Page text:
“So, basically when you’re in rehab after a major injury, stroke, spinal-cord injury, anything, broken leg, you need to regain the use of your legs in some sort of way,” Noel said. “So you would need parallel bars. Our parks had parallel bars, but they were way too high and way too narrow. Usually it was for people to stretch on. They weren’t necessarily made as something to use for rehabilitation.”

But the improvements aren’t just limited to playgrounds. They provided a switchback ramp to account for the change in grade up to the top of outcroppings in the Manhattan/Bronx area so people could view the Hudson River and New Jersey.

When it comes to historic sites, they improved access at the Morris-Jamel Mansion in Upper Manhattan by working with the Landmarks Commission.

“They didn’t want to change these steps for many, many years,” Noel said. “So we used to bring out a makeshift ramp if we ever had a person with a disability to go up. How demeaning is that, right? You have to bring out a temporary ramp for me? And we even kept it wooden so it would kind of keep the architectural, historic theme.”

They made a design pitch to the Landmarks Commission to undercut the steps and grade the sidewalk up to the entryway. This is the same approach they take for all their parks and playgrounds now, Noel said, eliminating steps completely, even in the older parks.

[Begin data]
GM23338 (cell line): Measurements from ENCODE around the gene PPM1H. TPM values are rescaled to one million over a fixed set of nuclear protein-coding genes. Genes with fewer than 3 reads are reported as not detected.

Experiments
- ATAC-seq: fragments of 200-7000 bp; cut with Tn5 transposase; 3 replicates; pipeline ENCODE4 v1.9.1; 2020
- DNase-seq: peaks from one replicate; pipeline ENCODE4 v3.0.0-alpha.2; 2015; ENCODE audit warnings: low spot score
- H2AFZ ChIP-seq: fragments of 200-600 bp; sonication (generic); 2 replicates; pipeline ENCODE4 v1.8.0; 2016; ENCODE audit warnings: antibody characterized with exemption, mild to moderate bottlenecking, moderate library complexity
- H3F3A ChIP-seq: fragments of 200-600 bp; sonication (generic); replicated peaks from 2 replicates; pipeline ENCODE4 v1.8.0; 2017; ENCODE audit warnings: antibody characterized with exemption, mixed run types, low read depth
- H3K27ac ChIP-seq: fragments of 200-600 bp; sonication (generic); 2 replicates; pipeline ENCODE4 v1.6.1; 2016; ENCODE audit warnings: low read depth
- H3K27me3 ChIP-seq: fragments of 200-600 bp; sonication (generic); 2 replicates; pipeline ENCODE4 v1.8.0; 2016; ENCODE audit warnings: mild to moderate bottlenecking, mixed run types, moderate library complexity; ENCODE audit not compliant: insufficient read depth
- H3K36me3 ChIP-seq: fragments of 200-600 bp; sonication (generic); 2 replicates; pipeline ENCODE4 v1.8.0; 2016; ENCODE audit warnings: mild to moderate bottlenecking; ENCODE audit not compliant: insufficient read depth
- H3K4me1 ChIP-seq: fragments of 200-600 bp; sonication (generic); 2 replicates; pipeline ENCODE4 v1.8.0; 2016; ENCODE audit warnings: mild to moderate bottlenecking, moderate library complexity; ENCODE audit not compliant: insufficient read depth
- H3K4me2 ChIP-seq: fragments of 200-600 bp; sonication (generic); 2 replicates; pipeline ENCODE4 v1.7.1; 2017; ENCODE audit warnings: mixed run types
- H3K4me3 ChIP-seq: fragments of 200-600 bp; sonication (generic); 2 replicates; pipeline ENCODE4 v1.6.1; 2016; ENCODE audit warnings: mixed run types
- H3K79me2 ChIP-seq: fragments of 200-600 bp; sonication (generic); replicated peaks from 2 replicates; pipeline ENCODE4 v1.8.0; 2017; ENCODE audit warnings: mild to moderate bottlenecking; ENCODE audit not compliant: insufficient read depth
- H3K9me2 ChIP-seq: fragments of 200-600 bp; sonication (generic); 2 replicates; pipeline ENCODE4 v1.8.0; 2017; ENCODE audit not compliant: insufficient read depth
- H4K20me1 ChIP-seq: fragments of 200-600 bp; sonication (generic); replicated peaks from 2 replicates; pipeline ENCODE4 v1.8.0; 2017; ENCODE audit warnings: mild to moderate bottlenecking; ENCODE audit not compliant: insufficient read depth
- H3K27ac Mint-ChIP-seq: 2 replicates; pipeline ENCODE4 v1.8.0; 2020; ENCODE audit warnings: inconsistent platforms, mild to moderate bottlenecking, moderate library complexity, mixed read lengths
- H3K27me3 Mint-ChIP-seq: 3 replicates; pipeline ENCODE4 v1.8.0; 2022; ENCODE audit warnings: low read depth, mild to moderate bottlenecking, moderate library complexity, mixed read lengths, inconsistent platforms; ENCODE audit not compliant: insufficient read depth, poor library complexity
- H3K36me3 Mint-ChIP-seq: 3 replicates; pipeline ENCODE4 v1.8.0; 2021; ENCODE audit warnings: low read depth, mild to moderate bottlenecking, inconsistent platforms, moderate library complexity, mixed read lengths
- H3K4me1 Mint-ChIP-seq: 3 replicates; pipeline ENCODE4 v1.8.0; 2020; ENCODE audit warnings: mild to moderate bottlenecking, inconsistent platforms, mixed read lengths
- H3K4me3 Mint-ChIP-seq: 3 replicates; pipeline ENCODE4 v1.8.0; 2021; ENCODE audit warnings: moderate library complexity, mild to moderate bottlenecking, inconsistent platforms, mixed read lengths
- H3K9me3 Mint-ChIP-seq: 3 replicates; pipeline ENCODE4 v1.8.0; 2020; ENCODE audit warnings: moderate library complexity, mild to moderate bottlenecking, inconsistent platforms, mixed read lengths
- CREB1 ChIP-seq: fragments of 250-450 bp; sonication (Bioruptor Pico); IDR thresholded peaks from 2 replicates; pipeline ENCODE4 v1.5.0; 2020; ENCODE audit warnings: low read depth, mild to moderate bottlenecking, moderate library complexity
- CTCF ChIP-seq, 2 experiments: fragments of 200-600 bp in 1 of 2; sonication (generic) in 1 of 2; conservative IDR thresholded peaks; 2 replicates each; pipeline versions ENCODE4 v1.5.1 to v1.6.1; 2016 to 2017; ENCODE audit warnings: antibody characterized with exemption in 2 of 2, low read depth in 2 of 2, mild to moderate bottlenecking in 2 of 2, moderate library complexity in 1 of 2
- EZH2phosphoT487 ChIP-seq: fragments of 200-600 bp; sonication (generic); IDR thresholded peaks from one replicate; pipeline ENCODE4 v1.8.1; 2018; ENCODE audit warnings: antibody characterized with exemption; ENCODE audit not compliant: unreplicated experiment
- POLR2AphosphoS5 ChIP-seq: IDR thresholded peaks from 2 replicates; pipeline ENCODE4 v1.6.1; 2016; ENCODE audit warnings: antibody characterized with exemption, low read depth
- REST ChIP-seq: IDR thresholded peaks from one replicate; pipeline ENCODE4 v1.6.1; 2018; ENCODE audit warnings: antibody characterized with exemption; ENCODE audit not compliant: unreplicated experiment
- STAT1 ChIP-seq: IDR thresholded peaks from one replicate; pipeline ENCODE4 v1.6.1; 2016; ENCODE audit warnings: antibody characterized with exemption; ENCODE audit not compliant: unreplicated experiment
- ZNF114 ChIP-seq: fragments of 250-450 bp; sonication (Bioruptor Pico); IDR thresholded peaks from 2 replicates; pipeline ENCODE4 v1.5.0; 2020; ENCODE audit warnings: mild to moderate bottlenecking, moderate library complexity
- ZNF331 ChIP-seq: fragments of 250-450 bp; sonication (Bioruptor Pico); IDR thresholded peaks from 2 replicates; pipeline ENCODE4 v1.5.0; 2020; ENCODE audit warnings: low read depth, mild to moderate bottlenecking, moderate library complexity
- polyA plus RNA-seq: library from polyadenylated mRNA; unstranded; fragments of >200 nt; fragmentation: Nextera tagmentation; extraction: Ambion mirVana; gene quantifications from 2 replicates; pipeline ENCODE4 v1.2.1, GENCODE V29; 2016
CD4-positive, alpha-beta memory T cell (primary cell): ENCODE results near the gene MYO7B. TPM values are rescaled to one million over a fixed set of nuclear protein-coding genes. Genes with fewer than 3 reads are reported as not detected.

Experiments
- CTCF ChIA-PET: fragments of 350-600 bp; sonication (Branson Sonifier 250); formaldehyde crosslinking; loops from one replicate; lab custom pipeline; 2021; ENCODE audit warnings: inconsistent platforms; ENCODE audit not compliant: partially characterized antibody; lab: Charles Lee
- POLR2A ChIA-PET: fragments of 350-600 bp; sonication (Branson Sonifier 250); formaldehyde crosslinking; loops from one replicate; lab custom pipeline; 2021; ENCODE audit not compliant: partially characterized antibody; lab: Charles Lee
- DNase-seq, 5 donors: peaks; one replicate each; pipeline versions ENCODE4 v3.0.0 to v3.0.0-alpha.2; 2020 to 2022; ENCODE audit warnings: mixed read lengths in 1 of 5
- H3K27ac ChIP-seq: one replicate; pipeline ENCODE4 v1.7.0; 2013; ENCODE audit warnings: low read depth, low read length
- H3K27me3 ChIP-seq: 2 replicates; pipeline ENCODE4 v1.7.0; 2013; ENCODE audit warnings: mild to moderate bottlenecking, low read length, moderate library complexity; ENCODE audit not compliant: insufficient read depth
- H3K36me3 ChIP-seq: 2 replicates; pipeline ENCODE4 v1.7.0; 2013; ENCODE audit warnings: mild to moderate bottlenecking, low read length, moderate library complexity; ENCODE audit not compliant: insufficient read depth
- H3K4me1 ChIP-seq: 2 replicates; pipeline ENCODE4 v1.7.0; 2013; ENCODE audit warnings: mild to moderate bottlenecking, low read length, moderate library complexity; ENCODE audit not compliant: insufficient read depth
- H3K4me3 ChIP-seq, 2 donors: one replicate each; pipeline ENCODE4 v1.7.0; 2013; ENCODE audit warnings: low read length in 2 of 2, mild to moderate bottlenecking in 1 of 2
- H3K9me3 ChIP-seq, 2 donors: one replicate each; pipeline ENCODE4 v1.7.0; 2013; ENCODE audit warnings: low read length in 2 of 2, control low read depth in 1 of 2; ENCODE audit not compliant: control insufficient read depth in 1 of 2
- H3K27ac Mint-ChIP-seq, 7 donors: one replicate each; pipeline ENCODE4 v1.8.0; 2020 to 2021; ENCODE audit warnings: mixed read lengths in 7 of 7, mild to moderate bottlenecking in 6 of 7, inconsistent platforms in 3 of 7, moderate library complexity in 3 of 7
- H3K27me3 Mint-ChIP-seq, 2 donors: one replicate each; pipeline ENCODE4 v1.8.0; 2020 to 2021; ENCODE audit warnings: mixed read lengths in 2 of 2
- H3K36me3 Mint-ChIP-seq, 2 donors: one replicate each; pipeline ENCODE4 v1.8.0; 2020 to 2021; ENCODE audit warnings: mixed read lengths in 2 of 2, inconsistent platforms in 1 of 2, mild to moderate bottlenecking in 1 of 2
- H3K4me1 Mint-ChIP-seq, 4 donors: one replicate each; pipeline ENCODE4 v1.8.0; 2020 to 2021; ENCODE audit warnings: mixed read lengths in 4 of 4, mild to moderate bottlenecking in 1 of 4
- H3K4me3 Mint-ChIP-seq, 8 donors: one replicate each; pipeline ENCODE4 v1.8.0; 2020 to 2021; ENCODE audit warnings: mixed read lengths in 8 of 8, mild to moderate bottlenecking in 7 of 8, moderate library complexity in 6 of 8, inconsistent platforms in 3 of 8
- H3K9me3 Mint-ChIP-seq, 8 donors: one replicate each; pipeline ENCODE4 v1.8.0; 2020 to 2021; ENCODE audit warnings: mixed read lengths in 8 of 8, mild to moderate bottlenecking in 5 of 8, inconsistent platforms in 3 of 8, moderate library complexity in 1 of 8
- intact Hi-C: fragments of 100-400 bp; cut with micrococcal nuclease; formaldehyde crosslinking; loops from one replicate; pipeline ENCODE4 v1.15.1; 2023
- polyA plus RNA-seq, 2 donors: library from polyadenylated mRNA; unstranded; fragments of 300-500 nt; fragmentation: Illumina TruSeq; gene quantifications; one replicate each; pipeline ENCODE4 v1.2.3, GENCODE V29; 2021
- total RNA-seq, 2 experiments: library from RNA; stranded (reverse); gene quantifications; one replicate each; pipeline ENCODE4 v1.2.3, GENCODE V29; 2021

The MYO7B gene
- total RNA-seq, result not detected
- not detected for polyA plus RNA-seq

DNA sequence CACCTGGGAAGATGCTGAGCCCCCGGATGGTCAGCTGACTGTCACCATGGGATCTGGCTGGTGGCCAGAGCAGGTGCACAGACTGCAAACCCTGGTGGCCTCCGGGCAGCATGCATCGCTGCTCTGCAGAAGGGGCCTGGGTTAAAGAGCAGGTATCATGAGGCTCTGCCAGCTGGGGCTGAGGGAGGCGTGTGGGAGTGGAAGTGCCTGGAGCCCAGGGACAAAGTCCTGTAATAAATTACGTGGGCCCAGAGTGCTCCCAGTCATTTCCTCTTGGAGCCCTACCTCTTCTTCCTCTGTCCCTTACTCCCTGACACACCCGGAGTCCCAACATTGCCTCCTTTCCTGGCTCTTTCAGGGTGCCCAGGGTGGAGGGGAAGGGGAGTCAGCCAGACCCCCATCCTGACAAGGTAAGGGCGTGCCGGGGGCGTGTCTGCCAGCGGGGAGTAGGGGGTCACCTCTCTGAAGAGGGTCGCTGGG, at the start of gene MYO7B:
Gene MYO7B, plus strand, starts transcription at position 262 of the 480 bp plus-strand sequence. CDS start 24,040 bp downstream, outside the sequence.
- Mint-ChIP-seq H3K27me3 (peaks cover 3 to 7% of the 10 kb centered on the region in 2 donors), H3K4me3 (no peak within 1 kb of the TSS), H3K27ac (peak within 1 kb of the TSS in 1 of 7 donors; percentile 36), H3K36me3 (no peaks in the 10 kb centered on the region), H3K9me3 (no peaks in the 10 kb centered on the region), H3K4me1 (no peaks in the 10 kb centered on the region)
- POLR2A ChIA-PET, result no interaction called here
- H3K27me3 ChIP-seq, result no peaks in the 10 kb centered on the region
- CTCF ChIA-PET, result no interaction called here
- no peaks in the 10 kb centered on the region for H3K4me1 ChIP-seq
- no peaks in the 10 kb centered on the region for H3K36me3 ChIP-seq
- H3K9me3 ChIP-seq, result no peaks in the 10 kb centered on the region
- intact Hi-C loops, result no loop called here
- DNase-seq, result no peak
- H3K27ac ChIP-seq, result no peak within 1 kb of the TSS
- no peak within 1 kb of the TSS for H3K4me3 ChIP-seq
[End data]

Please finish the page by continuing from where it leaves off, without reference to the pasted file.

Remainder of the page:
Noel said he’s had to fight with community members on some historic building projects, such as a current one at Fort Greene Park in Brooklyn.

“They wanted to keep their park as historic as it was, and … I talked to that community board and told them the importance of making it accessible for persons who were in that audience, once they become older, and want to visit this park 10, 20, 30 years from now, right?“ Noel said. “Well, they thought about it like that and said, ‘Yeah, I still want to visit my park.’”

Their reach extends to the city’s pools and bodies of water, as well. Noel said they recommend hydraulic pool lifts rather than battery-operated ones because it cost the city $70,000-$80,000 in parts every summer to maintain the battery-operated lifts in working order. At the city’s waterfronts for the next few years, they’re piloting an accessible kayak launching system from EZ Dock.

Overall, Noel said they do what they can to create more access in places it previously didn’t exist, but it comes down to local elected officials to give them the money to make the improvements.

“We try to make sure that even if we build a little bit, we make sure our playgrounds are accessible as possible, even older ones,” he said. “With a disability, that’s something you can’t change, right? If you’re disabled, you’re disabled. So what do you do? You change everything around the person so everyone can comply with it and every can be accommodated by it … I don’t need to fix me to fit into society. Society should fix itself to accommodate me, because once you accommodate me as a wheelchair user, you really accommodate everyone else. You make things more accessible for people in wheelchairs or persons with disabilities, everyone else is able to use the same features, so why not start from the beginning to make it accessible, not have to come back later and do modifications?”